Let's do a quick comparison of AWS SG (Security Groups) vs NACL (Network Access Control Lists)

For SGs

  • Operate at the instance level
  • Support allow rules only
  • Stateful: Traffic is automatically allowed regardless of any rules
  • Rules need to be evaluated before deciding whether to allow traffic
  • Can be applied when launching the instance or can be edited later on


  • Operate at the subnet level
  • Support allow and deny rules
  • Stateless: Traffic to be explicitly allowed by the rules
  • Process rules in order when deciding to allow traffic
  • Automatically applies to all instances in the subnets and doesnt rely on users creating SGs

VPC Flow logs

Let's talk about AWS VPC Flow logs

  • Capture information about IP traffic into your interfaces (VPC, Subnet Flow Logs, ENI Flow Logs)
  • Helps to monitor and troubleshoot connectivity issues like Subnets to the internet, Subnets to other Subnets and Internet to Subnets
  • Captures network information from AWS managed interfaces too. (ELB, ElastiCache, RDS etc)
  • VPC Flow logs data can go to S3 or CloudWatch logs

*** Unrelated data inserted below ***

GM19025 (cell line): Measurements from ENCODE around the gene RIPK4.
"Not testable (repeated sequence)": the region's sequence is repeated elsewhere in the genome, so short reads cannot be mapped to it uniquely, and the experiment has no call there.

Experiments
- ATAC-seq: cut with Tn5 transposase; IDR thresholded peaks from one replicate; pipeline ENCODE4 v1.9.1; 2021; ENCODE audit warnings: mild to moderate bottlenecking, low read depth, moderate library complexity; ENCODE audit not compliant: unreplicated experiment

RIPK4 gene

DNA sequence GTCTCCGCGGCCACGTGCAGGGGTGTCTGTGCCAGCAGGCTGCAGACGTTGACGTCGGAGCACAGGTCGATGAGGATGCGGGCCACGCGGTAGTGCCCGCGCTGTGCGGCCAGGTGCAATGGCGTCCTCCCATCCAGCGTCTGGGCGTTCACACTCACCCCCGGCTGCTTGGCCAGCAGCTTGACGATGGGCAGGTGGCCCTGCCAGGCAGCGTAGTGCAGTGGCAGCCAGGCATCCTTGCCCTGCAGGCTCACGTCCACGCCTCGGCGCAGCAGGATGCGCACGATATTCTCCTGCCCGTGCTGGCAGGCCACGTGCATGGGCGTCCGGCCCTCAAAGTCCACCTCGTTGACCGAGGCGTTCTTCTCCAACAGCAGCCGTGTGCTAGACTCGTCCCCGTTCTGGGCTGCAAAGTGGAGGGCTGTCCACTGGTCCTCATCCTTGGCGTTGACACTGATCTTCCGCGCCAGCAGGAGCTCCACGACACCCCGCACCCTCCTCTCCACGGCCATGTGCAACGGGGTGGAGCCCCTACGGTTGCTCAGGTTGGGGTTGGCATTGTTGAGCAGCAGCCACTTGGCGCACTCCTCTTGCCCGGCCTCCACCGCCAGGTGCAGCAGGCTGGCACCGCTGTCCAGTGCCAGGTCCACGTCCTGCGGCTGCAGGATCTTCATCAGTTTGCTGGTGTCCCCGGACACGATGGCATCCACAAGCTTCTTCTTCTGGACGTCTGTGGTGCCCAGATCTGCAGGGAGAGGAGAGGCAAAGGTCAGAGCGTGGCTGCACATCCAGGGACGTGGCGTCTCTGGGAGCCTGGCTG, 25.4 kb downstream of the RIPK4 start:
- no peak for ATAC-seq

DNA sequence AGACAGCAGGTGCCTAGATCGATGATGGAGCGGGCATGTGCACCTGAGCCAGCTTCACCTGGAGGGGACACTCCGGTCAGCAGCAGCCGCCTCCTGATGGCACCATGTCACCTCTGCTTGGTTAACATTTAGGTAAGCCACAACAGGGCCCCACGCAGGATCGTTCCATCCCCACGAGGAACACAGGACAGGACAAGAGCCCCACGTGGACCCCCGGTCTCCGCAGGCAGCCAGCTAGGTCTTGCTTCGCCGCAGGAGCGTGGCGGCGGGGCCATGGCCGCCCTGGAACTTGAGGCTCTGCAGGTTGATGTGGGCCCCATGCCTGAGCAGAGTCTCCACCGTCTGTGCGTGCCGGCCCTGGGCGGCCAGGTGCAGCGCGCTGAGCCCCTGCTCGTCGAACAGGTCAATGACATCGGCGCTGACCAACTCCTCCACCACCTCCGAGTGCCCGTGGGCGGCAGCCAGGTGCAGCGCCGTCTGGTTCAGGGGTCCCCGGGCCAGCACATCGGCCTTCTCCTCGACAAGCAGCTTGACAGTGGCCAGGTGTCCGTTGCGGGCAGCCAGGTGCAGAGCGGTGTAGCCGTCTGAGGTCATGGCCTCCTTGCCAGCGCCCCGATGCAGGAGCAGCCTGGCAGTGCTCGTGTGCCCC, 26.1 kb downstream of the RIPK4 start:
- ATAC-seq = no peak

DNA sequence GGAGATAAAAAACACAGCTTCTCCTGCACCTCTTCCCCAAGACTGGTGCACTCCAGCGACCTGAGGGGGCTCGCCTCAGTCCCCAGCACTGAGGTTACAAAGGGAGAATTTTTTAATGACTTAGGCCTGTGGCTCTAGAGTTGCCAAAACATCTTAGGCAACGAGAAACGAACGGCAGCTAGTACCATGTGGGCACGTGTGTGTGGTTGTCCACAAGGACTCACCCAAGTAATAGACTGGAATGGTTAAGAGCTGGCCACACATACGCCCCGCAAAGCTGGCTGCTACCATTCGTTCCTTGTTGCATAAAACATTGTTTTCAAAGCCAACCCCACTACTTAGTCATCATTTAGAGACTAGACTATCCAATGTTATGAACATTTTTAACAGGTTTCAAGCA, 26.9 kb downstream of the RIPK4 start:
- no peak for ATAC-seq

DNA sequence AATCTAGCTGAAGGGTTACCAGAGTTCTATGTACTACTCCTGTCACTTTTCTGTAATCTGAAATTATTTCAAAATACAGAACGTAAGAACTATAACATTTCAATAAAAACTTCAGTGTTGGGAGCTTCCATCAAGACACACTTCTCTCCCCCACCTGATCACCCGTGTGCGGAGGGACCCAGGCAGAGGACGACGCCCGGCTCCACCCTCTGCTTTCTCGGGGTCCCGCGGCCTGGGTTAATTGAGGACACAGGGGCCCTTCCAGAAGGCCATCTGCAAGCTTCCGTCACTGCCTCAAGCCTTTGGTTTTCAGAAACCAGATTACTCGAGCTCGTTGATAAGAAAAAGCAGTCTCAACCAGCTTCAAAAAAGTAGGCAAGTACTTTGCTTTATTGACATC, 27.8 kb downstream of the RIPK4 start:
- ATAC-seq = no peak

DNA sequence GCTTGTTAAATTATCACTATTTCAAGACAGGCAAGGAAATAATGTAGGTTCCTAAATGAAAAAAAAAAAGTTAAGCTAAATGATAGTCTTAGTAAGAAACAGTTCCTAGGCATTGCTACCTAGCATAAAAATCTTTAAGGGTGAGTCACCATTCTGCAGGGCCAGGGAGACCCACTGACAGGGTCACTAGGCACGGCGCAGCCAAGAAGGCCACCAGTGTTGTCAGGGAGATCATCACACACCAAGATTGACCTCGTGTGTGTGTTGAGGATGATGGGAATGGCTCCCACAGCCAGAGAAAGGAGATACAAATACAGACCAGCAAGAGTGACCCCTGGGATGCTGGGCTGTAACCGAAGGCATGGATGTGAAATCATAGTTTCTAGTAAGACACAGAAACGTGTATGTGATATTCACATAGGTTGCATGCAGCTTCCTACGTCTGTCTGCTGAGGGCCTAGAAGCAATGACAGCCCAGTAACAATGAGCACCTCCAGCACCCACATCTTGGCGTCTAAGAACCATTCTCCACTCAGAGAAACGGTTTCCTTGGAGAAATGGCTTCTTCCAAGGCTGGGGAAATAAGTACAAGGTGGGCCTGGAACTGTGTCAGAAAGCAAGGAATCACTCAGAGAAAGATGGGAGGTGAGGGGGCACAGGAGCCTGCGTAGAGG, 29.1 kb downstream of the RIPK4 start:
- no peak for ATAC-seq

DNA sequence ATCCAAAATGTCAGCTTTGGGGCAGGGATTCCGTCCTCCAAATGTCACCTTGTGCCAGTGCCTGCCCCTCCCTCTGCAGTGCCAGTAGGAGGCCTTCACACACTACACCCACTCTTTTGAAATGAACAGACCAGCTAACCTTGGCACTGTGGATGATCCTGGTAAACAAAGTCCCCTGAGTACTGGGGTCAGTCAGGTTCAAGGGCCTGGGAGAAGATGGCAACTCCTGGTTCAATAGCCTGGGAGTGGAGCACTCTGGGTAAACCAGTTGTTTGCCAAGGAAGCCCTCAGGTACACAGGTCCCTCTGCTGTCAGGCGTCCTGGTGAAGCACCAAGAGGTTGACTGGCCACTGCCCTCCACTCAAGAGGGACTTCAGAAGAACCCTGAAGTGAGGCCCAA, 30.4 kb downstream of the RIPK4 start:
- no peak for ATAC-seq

VPC Peering

Let's talk about AWS VPC

  • It is a connection for allowing 2 VPC being part of the same network
  • They are privately connection and they behave like they are on the same network.
  • They must not have overlapping IP address ranges (CIDR)
  • VPC peering connections are not transitive
    • VPC1 is connected to VPC2
    • VPC2 is connected to VPC3
    • VPC1 is NOT connected to VPC3

VPC Endpoints

Let's talk about AWS VPC Endpoints

  • They allow you to connect to AWS services using a private network instead of a public one
  • That results in enhanced security and lower latency to access AWS services
  • VPC Endpoints gateways are popular for S3 and DynamoDB
  • For all the rest of the AWS services we have VPC Endpoint Interfaces
  • VPC Endpoints are only used within your VPC

Site to Site VPN and Direct Connect

To close the VPC section, let's talk about AWS Site to Site VPN and Direct Connect

Site to Site VPN is for connecting at on-premises VPN to AWS with an automatically encrypted public connection

Direct Connect (DX) is a physical connection between on premises and AWS. That connection is private, secure and fast. However, it takes at least a month to establish.

Note. Neither of them can access VPC endpoints


Route53 was a lot more interesting than originally anticipates. It had some great examples of ways we can split traffic which I thought would normally be handled by the load balancer. Then diving deeper into VPCs was quite interesting because they are great for sharpening my networking skills which are not my strongest card.

I would love to hear from you about the format and any suggestions on how to make this challenge more beneficial for the people out there that follow my updates. Next week is all about S3!